Friday, March 21, 2014

IELTS Training: A Lesson on Verb Tenses

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Speaking and Writing are two language core skills where grammar is evaluated. Without grammar, it is impossible to create sentences and be understood. Hence, grammar is very important in learning English. The importance of grammar is evident in language schools as grammar is included in any English language course. For non-native speakers, learning English grammar is difficult as it can be very technical. However, the advantage in learning grammar makes the candidate express his or her ideas better in both oral and written context. 

For starters, learning the verb tenses is a good foundation in creating effective sentences. Verb tenses show when the action happens, happened and will happen. In the English grammar, we have 12 different verb tenses. Let us find out what these verb tenses are and how they are used in a sentence.

1. Simple Present

Pattern: subject + am/is/are or subject + verb (s/es)

The simple present is used to:

a. show habitual actions

  • I always take a shower in the evening.
  • She works here every day.

b. facts or generalizations

  • The moon revolves around the sun.
  • Rain falls from the sky.

2. Simple Past

Pattern: subject + was/were or subject + past form of the verb

The simple past is used to show a completed action in the past. The action started and finished in the past. In addition, we use the simple past tense to talk about dead people.


  • My mother did the laundry last weekend.
  • Mozart wrote a lot of masterpieces.

3. Simple Future

Pattern: subject + will + base verb or subject + am/is/are going to + base verb

The simple future shows that an action will or going to happen in the future. It has not happened yet.

  • I will go to New Orleans next month.
  • She will be arriving soon.

4. Present Progressive

Pattern: subject + am/is/are + verb~ing

The present progressive is for actions that are happening at the time of speaking.


  • I am currently writing a new novel about my travels.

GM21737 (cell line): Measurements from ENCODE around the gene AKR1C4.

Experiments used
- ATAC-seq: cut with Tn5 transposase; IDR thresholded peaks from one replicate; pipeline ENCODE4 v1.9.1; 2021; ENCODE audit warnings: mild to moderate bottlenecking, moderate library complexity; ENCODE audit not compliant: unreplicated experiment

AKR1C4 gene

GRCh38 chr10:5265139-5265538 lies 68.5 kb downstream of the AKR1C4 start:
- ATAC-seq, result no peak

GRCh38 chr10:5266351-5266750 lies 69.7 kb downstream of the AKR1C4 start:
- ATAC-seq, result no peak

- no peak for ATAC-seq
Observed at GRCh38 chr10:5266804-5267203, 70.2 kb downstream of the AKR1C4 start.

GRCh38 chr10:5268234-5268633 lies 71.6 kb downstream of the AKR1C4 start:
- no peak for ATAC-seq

• She is working at her desk at the moment. She seems very busy.

5. Past Progressive

Pattern: subject + was/were + verb ~ing

This verb tense is used to show that an action in the past was happening was interrupted by a shorter action.


  • Rico was cooking dinner when Honey arrived.
  • They were answering the test when the bell rang.

6. Future Progressive

Pattern: subject + will be +verb~ing

Subject + am/is/are going to be + verb~ing

This verb tense shows that an ongoing action in the future will be interrupted by another future action.


  • The chef will be preparing the food tonight when I arrive.
  • I will be studying tonight for the exam, so don’t call me.

7. Present Perfect

Pattern: subject + has/have + past participle

The present perfect is used to show that an action has started in the past and has a result in the present time.


  • I have washed the car. It is now clean and shiny.
  • My sisters have been to Canada for three times. They like it very much.

8. Past Perfect

Pattern: subject + had + past participle of the verb

The past perfect is used to show that a past action happened before another action in the past.


  • Joel had had a car before he sold it to our family.
  • I had studied Spanish before I went to Spain.

9. Future Perfect

Pattern: subject + will have been + past participle

subject + am going to have + past participle

This verb tense focuses on an action that will happen before another action in the future.


  • I will have finished cooking dinner for Macky before he arrives tonight.
  • By the time I complete this course, I will have taken five tests.

10. Present Perfect Progressive

Pattern: subject + has/have been + verb~ing

To show that an action has started in the past and is still happening until now, use the present perfect progressive.


  • She has been painting the walls for two hours. She really looks tired now.
  • I have been teaching Koreans for 8 years. I like what I am doing.

11. Past Perfect Progressive

Pattern: subject + had been + verb~ing

This shows that an action had started in the past and continued until another action in the past.


  • They had been talking about me when I arrived.
  • Mr. Kim had been teaching in the academy before he left for the UK.

12. Future Perfect Progressive

Pattern: subject + will have been + verb~ing

subject + am/is/are going to have been + verb~ing

The future perfect progressive is used to show that an action will be happening until another future action.


  • They will be cleaning the house for six hours before the visitors arrive.
  • How long will you have been travelling before your trip ends?

Verb tenses are confusing; hence, it is a must to be familiar with all the rules. Effective use of these verb tenses will better express your ideas in your essay.

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